The U.S. Department of Defense (DoD) is failing to account for the costs associated with restrictive cloud licensing agreements, according to a report by the Government Accountability Office (GAO). This could lead to billions of dollars in overspending on cloud software.
The GAO found that the DoD has some plans in place to spot restrictive licensing, but no idea what to do about it. Among the cloud licensing restrictions that DoD officials noted to the GAO were limits on migration of software from on-premise to cloud environments, licenses that limit access to previous versions of software, third-party compatibility requirements, expensive building of software needed to meet government requirements and the like.
“Until DoD updates and implements guidance and plans for mitigating the impacts of restrictive software licensing practices, the selected investments [the GAO selected six DoD cloud projects for its study] will continue to implement inconsistent, ad hoc approaches that can be ineffective at identifying and mitigating the department’s risks,” the GAO concluded.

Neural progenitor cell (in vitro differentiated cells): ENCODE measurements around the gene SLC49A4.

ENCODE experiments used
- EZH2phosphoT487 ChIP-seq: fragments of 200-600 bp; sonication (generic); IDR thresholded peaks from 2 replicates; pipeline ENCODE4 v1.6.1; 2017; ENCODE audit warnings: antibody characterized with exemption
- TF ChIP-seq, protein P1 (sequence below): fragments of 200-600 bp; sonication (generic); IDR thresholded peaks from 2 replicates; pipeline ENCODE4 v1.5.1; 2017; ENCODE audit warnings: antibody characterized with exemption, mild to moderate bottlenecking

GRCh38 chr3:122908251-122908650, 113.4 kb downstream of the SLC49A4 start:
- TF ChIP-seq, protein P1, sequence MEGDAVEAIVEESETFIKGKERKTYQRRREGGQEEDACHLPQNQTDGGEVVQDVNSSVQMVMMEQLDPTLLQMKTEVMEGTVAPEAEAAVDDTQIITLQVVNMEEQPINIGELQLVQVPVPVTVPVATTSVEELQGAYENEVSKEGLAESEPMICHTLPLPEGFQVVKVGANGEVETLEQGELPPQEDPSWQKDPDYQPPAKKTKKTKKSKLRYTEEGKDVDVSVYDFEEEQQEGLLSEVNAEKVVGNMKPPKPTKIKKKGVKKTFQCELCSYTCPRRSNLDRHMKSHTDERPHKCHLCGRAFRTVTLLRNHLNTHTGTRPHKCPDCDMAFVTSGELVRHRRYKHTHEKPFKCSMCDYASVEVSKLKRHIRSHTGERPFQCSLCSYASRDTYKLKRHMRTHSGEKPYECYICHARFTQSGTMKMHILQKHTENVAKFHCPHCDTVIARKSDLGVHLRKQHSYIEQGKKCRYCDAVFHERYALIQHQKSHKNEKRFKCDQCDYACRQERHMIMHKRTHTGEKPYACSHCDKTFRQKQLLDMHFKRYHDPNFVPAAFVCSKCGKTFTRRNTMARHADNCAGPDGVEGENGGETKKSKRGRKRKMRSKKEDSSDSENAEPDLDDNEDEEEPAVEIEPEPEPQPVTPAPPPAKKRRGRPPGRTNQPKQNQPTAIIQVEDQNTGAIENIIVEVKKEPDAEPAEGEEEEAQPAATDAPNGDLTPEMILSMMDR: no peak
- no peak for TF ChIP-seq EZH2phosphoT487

The GAO didn’t include any data about how much the DoD may have overspent on cloud software, but noted that the Department’s cloud budget has increased by more than 40 percent since fiscal year 2021, when it was $1.4 billion to FY ’23, when it’s risen to around $2 billion.
The DoD agreed with the GAO’s assessment and said it intends to publish updated guidance by the end of the next fiscal year. However, it is unclear whether such guidance would be adhered to.
This is just the latest in a series of reports that have found the DoD to be struggling with its IT management.
In June 2022, the GAO reported that the DoD had failed to kick off an effort to ensure it had the right personnel in place to ensure cloud success, and hadn’t prepared a timeline for other necessary changes. The GAO also found that the DoD had issues with the completeness of its cloud spending data, which increased the likelihood that cloud spending data was underreported.
The DoD has also been called out for mismanagement of government-issued smartphones and poor IT support.
The sources for this piece include an article in TheRegister.